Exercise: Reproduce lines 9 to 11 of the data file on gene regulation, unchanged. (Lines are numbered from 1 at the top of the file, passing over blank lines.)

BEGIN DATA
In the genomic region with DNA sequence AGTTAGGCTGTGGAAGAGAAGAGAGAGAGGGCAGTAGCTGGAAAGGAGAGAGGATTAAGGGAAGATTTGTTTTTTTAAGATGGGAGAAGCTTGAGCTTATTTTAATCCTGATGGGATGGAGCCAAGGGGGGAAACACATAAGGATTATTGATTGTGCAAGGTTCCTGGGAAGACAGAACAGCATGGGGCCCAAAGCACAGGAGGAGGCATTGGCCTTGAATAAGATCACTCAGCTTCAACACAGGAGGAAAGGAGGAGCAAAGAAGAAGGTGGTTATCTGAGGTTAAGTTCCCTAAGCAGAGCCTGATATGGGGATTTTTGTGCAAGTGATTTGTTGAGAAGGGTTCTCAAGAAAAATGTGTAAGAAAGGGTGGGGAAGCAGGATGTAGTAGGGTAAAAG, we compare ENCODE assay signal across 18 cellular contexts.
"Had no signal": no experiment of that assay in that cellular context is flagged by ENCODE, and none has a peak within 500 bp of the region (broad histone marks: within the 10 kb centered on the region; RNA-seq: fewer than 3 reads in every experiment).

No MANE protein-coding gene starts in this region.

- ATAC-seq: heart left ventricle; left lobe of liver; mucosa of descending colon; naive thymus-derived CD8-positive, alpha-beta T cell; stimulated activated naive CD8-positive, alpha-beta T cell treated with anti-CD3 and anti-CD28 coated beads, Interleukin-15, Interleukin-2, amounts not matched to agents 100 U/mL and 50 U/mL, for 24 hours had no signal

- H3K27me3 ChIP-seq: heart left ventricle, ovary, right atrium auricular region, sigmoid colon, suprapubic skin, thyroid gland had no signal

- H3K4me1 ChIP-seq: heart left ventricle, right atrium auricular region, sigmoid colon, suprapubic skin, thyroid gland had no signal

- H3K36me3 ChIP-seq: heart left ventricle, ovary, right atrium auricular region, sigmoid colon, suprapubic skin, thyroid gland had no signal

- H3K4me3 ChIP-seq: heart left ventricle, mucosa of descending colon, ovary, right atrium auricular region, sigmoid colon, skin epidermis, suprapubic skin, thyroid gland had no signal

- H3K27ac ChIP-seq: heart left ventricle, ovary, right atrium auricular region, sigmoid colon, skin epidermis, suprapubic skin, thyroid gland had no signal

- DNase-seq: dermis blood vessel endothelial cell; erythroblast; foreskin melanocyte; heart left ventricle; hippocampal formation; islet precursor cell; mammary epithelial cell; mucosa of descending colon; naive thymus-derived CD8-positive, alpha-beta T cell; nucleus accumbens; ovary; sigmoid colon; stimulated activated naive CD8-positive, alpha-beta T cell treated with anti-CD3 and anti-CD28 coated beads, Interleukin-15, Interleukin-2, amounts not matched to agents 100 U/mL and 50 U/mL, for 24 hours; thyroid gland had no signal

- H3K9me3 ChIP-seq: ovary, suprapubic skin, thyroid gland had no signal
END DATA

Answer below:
- H3K27ac ChIP-seq: heart left ventricle, ovary, right atrium auricular region, sigmoid colon, skin epidermis, suprapubic skin, thyroid gland had no signal

- DNase-seq: dermis blood vessel endothelial cell; erythroblast; foreskin melanocyte; heart left ventricle; hippocampal formation; islet precursor cell; mammary epithelial cell; mucosa of descending colon; naive thymus-derived CD8-positive, alpha-beta T cell; nucleus accumbens; ovary; sigmoid colon; stimulated activated naive CD8-positive, alpha-beta T cell treated with anti-CD3 and anti-CD28 coated beads, Interleukin-15, Interleukin-2, amounts not matched to agents 100 U/mL and 50 U/mL, for 24 hours; thyroid gland had no signal

- H3K9me3 ChIP-seq: ovary, suprapubic skin, thyroid gland had no signal